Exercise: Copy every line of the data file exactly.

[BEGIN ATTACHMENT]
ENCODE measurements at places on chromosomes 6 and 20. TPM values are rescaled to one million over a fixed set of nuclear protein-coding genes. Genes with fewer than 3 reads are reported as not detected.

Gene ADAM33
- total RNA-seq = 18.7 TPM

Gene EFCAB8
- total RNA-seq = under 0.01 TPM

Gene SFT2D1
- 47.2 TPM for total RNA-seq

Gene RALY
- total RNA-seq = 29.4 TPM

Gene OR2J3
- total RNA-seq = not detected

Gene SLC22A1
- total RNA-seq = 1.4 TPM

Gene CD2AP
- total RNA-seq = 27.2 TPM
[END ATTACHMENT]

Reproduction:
ENCODE measurements at places on chromosomes 6 and 20. TPM values are rescaled to one million over a fixed set of nuclear protein-coding genes. Genes with fewer than 3 reads are reported as not detected.

Gene ADAM33
- total RNA-seq = 18.7 TPM

Gene EFCAB8
- total RNA-seq = under 0.01 TPM

Gene SFT2D1
- 47.2 TPM for total RNA-seq

Gene RALY
- total RNA-seq = 29.4 TPM

Gene OR2J3
- total RNA-seq = not detected

Gene SLC22A1
- total RNA-seq = 1.4 TPM

Gene CD2AP
- total RNA-seq = 27.2 TPM